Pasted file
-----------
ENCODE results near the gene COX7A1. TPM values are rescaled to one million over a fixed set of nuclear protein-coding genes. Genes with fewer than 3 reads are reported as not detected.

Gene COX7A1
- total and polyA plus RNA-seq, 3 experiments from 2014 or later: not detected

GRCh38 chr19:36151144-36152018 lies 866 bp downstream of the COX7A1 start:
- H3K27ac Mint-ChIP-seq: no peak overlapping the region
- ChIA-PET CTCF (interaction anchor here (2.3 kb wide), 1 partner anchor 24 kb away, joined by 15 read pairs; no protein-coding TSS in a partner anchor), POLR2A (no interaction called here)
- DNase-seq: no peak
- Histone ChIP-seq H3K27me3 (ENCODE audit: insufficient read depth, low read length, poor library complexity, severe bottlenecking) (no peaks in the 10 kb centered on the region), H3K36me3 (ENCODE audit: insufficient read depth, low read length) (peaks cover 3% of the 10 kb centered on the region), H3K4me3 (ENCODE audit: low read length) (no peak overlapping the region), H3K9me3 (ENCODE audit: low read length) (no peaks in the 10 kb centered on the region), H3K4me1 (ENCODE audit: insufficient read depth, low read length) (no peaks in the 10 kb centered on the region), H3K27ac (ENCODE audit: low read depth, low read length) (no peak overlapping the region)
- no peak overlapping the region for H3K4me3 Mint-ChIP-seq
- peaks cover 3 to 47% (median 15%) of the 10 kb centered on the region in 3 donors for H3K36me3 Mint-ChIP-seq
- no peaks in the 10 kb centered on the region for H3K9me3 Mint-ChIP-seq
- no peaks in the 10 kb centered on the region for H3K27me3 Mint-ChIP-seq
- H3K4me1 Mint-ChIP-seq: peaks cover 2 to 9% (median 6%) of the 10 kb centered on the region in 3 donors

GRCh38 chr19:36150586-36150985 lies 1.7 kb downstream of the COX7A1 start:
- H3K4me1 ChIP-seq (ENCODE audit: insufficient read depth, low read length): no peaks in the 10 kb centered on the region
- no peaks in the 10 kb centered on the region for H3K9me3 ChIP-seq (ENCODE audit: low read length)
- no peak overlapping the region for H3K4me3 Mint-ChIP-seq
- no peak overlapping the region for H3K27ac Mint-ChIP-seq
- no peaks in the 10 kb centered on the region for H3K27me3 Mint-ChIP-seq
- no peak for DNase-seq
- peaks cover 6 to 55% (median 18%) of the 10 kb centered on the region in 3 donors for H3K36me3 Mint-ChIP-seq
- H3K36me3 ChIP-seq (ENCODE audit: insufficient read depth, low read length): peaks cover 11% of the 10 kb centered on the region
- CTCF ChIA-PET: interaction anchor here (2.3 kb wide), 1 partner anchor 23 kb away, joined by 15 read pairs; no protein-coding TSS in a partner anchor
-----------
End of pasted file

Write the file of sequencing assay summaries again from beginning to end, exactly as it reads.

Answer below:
ENCODE results near the gene COX7A1. TPM values are rescaled to one million over a fixed set of nuclear protein-coding genes. Genes with fewer than 3 reads are reported as not detected.

Gene COX7A1
- total and polyA plus RNA-seq, 3 experiments from 2014 or later: not detected

GRCh38 chr19:36151144-36152018 lies 866 bp downstream of the COX7A1 start:
- H3K27ac Mint-ChIP-seq: no peak overlapping the region
- ChIA-PET CTCF (interaction anchor here (2.3 kb wide), 1 partner anchor 24 kb away, joined by 15 read pairs; no protein-coding TSS in a partner anchor), POLR2A (no interaction called here)
- DNase-seq: no peak
- Histone ChIP-seq H3K27me3 (ENCODE audit: insufficient read depth, low read length, poor library complexity, severe bottlenecking) (no peaks in the 10 kb centered on the region), H3K36me3 (ENCODE audit: insufficient read depth, low read length) (peaks cover 3% of the 10 kb centered on the region), H3K4me3 (ENCODE audit: low read length) (no peak overlapping the region), H3K9me3 (ENCODE audit: low read length) (no peaks in the 10 kb centered on the region), H3K4me1 (ENCODE audit: insufficient read depth, low read length) (no peaks in the 10 kb centered on the region), H3K27ac (ENCODE audit: low read depth, low read length) (no peak overlapping the region)
- no peak overlapping the region for H3K4me3 Mint-ChIP-seq
- peaks cover 3 to 47% (median 15%) of the 10 kb centered on the region in 3 donors for H3K36me3 Mint-ChIP-seq
- no peaks in the 10 kb centered on the region for H3K9me3 Mint-ChIP-seq
- no peaks in the 10 kb centered on the region for H3K27me3 Mint-ChIP-seq
- H3K4me1 Mint-ChIP-seq: peaks cover 2 to 9% (median 6%) of the 10 kb centered on the region in 3 donors

GRCh38 chr19:36150586-36150985 lies 1.7 kb downstream of the COX7A1 start:
- H3K4me1 ChIP-seq (ENCODE audit: insufficient read depth, low read length): no peaks in the 10 kb centered on the region
- no peaks in the 10 kb centered on the region for H3K9me3 ChIP-seq (ENCODE audit: low read length)
- no peak overlapping the region for H3K4me3 Mint-ChIP-seq
- no peak overlapping the region for H3K27ac Mint-ChIP-seq
- no peaks in the 10 kb centered on the region for H3K27me3 Mint-ChIP-seq
- no peak for DNase-seq
- peaks cover 6 to 55% (median 18%) of the 10 kb centered on the region in 3 donors for H3K36me3 Mint-ChIP-seq
- H3K36me3 ChIP-seq (ENCODE audit: insufficient read depth, low read length): peaks cover 11% of the 10 kb centered on the region
- CTCF ChIA-PET: interaction anchor here (2.3 kb wide), 1 partner anchor 23 kb away, joined by 15 read pairs; no protein-coding TSS in a partner anchor